Guard: Pistorius told me 'everything is fine'
PRETORIA, South Africa (AP) — Oscar Pistorius told a concerned security guard on the phone that everything was "fine" after neighbors reported gunshots coming from the athlete's house the night he shot dead his girlfriend, according to testimony in the South African murder trial Friday.
The security guard, Pieter Baba, testified that Pistorius phoned him back moments after the initial brief conversation, but then started crying, didn't say anything and the line went dead. It was minutes after the double-amputee Olympian fatally shot Reeva Steenkamp, for which Pistorius is now on trial for murder.
"Not everything was in order as Mr. Pistorius was telling me," Baba recalled saying to a fellow guard as they were outside the runner's villa in the pre-dawn hours of Valentine's Day last year.
Baba's testimony followed a damaging description of Pistorius' character by a former girlfriend.
Samantha Taylor, who cried twice during her time on the stand in the Pretoria court, said that Pistorius always carried a firearm when they dated, sometimes shouted angrily at her and her friends, once shot his gun out the sunroof of a car, and that their relationship ended when he cheated on her with Steenkamp.
There were murmurs in court when Taylor revealed what she said was the reason for their relationship ending. Taylor said she started going out with Pistorius in 2011 when she was 17 and the relationship finally ended in November 2012.
Taylor described some of Pistorius' habits while they were dating, including what side of the bed he slept on at home and where he kept his gun during the night. Taylor's observations of what Pistorius did when they were together show different habits from what he says he did when he shot Steenkamp with his licensed 9 mm pistol.
Pistorius, 27, is charged with premeditated murder for killing Steenkamp, a 29-year-old model. Prosecutors charge he did it during an argument but he insists it was a mistake, and that he fired through the locked toilet door in his bathroom believing an intruder was behind it.
On the night Steenkamp died, security guard Baba had taken the short drive from the main gate of the enclosed estate to Pistorius' home with a colleague after neighbors called to report sounds like gunshots from that direction, the guard said.
He called Pistorius after seeing lights on in the house, and Pistorius told him everything was OK and the call ended. Soon after, Pistorius called back, said Baba.
"Maybe he wasn't sure about calling me back," Baba testified. "He just started crying over the phone. That's when the line went off."
A few minutes later, Johan Stander, a manager of the housing complex who Pistorius says he called to get an ambulance, arrived with his daughter and the group went to the front door of the house and someone pushed it open.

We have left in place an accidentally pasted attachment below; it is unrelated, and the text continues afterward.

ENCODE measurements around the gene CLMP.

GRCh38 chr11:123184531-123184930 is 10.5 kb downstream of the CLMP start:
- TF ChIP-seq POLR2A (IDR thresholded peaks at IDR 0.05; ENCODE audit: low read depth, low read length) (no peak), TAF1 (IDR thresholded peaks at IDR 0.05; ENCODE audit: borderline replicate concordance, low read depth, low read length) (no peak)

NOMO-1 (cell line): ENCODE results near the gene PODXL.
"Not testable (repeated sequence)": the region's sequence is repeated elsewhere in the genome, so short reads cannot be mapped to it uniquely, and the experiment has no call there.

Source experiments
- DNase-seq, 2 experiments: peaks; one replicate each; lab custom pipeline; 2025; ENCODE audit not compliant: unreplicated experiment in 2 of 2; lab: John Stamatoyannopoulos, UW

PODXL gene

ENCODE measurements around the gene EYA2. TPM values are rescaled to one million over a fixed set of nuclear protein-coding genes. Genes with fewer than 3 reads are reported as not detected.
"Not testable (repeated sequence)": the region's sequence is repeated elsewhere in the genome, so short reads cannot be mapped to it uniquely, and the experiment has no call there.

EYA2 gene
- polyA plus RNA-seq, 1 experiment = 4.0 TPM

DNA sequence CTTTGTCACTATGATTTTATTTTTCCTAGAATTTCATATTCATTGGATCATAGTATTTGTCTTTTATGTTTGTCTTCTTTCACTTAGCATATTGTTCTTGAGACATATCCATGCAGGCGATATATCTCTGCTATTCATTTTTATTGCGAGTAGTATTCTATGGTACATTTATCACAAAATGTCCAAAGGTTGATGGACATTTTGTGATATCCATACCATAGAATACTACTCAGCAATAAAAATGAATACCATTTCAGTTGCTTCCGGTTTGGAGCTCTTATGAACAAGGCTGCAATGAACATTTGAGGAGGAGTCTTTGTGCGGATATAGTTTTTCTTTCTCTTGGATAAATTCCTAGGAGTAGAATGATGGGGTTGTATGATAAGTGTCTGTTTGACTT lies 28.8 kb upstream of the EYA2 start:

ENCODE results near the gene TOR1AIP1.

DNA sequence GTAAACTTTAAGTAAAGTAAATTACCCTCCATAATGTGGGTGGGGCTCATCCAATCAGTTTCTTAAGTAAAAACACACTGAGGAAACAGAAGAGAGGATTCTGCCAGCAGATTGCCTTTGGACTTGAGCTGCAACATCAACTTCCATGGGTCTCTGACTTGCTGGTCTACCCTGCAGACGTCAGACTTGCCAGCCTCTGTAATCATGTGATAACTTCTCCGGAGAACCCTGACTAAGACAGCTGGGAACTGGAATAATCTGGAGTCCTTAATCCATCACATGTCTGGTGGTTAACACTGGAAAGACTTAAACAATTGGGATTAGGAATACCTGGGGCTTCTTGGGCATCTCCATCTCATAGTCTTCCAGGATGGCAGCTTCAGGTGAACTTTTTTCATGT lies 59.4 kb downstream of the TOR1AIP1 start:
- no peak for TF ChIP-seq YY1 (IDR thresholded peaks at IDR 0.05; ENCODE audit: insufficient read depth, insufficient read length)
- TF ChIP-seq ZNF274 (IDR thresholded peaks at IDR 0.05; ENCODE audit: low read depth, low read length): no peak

"I saw Mr. Pistorius coming down (the stairs) with Reeva," Baba said. "I was so shocked. I started regaining my senses when Mr. Stander said 'Oscar.'"
Stander then ordered Baba, who says he didn't enter the house, to go and call the police and an ambulance, the guard said.
Prosecutors are trying to build a case that Pistorius, one of South Africa's most celebrated sportsmen, intentionally killed Steenkamp after a fight and attempted to cover it up by saying he thought she was an intruder.
"Mr. Pistorius' exact words were, 'Security, everything is fine,'" Baba said when defense lawyer Barry Roux argued Pistorius actually said "I'm fine" on the call.
Earlier Friday, ex-girlfriend Taylor, wearing a white jacket, said Pistorius carried a gun with him "all the time" when they were together, and on one occasion he fired it out of a car's sunroof soon after a policeman stopped the car they were in for speeding. Taylor, who started dating Pistorius in 2011 after meeting him the previous year at a rugby match, described another incident in which she and Pistorius were followed by a car as he drove home.
"When we arrived at his estate, he jumped out of the car with his gun and held it to someone's window and then they drove away," Taylor said.
The court adjourned briefly after Taylor broke down in tears while describing how Pistorius also cheated on her with another woman, before he began his relationship with Steenkamp. It adjourned again when she wept while describing problems in her relationship with Pistorius, the first amputee to run in the Olympics.
Taylor said: "He cheated on me with Reeva Steenkamp."
Roux said he would produce emails between Taylor and Pistorius to show that was untrue, and he also sought to highlight apparent gaps in Taylor's memory of the sunroof shooting incident on a road in September 2012. Roux said Pistorius had denied the incident.
After prosecutor Gerrie Nel asked permission from the judge to uncover possible new evidence at the end of the former girlfriend's testimony, Taylor also described previous incidents when Pistorius thought there was an intruder trying to get into his home, and he reacted by waking her up, she said.
"There was one occasion when something hit the bathroom window and Oscar woke me up and asked me if I heard it," Taylor said. "He got up with his gun."
But he woke you up, Nel asked.
"Yes. There was probably one or two occasions when he woke me up to ask me if I heard something," Taylor replied.
Pistorius did not attempt to wake or locate Steenkamp before he shot her by mistake, according to his own version of events.